would be perfectly fine with us - we're a relaxed easy-going bunch of people. If you decide to join us, that's great, but if you prefer to be somewhere else,
that's fine too.
So, there is absolutely nothing to lose and a whole new world of dance, fun, exercise and new life-long friends to gain.
Go on, take that first step and come along to give it a try, you won't regret it!
OK, I'd like to give it a try, can I start now, or should I wait?
Start now, definitely! Pick a day and venue that suits you and come along to the next class.
New people join us all the time and the class is structured to cater for both new and experienced dancers at each class.
If you are interested enough to have read this far, then you obviously have an interest in what we do.
Don't stop now, "strike while the iron is hot", come along to the next class and give it a try, there's nothing to lose and a whole new world
to be discovered and enjoyed!
Do I need special shoes?
The short answer is no, you don't need any special shoes. Shoes with leather soles are easiest to dance in, but people dance in every type of
footwear and you definitely do not need special shoes to get started. However, wet shoes can be a bit "sticky" on the floor, so some people set aside a
pair of shoes to change into before dancing, so that the soles of the shoes are kept dry - any ordinary pair of comfortable shoes will do for
this purpose. You don't need to buy special shoes, but, if you do decide to invest, please note that, for this class, shoes should not be "noisy", i.e. they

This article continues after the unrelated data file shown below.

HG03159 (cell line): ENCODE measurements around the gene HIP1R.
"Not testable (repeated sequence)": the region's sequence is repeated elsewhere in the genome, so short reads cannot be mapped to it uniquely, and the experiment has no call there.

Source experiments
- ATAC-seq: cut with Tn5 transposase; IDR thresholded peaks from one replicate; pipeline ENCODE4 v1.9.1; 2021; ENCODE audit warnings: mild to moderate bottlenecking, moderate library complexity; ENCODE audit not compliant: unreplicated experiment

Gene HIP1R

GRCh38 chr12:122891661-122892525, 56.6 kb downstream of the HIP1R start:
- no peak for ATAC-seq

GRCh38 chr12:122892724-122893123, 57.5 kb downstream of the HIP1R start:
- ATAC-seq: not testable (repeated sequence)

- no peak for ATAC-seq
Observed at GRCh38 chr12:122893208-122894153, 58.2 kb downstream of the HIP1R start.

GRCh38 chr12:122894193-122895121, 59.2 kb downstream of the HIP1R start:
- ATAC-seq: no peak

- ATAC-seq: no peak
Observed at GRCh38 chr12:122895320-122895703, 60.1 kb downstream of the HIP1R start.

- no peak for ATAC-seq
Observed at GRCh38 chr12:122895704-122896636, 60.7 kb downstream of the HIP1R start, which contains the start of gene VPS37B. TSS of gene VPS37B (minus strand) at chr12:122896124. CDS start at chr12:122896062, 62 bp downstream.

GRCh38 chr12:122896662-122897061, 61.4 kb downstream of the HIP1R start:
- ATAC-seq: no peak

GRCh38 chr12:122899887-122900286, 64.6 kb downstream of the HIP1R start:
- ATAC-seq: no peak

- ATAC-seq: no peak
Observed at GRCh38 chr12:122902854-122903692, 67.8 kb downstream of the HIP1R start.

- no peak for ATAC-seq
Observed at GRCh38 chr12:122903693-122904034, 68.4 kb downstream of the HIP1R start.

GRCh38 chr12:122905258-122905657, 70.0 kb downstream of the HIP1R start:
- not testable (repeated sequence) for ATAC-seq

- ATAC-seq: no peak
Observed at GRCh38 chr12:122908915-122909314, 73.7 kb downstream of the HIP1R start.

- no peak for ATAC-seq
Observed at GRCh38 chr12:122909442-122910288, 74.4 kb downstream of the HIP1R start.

should not have any metalwork, or other special material, added to increase the sound. Other
set dance teachers may have different styles of dance and some may recommend metalwork on the toes/heels to increase the sound, but this type of shoe is
not suitable for the "close to the floor" style of set dancing which is taught in this class.
In any case, there is no need to rush out and buy shoes now.
After you've been dancing for a while, you can chat to other dancers about what shoes they wear
and where they get them and you will then be able to make an informed choice.
What should I wear?
Whatever you are comfortable in. Bear in mind that set dancing can be energetic at times and you are likely to warm up during the class.
- Can I try it out first before making a commitment?
Yes, absolutely. There is in fact no commitment needed at all, if you decide it's not for you,
there is absolutely no obligation whatsoever to stay or return.
Will there be people of my age there?
Yes, people of all ages attend.
Are there health benefits to dancing?
First of all, dancing is really great fun and that's why we do it! But, as an added bonus, there is lots of evidence that dancing is good for your physcial and
mental health. For example, I recently saw a TV documentary about a study that was done in Germany, where one group of people did weekly exercise in the gym
for six months, while another group went dancing every week for six months. Both groups were medically checked before and after participating in the study
and it was found that the dancing group had greater health benefits than the gym group. Also, the majority of the dancing group kept on dancing after the study
finished, while most of the gym group gave up.
So, come along and give it a try, it's great fun and good for your health too!
Why is it not allowed to take photos or video?
Being photographed or filmed without permission makes many people uncomfortable, this is especially so in a class situation.
If you would like to take a momento photo for personal use, please mention it to me during class and I will announce it at break time, or at the end of class. Anyone who wishes to be included can then assemble for a group photo. Other than that, it is not allowed to take photos or make recordings during class.
Are the sets called?
The movements of each Figure are explained, as required, before the music starts.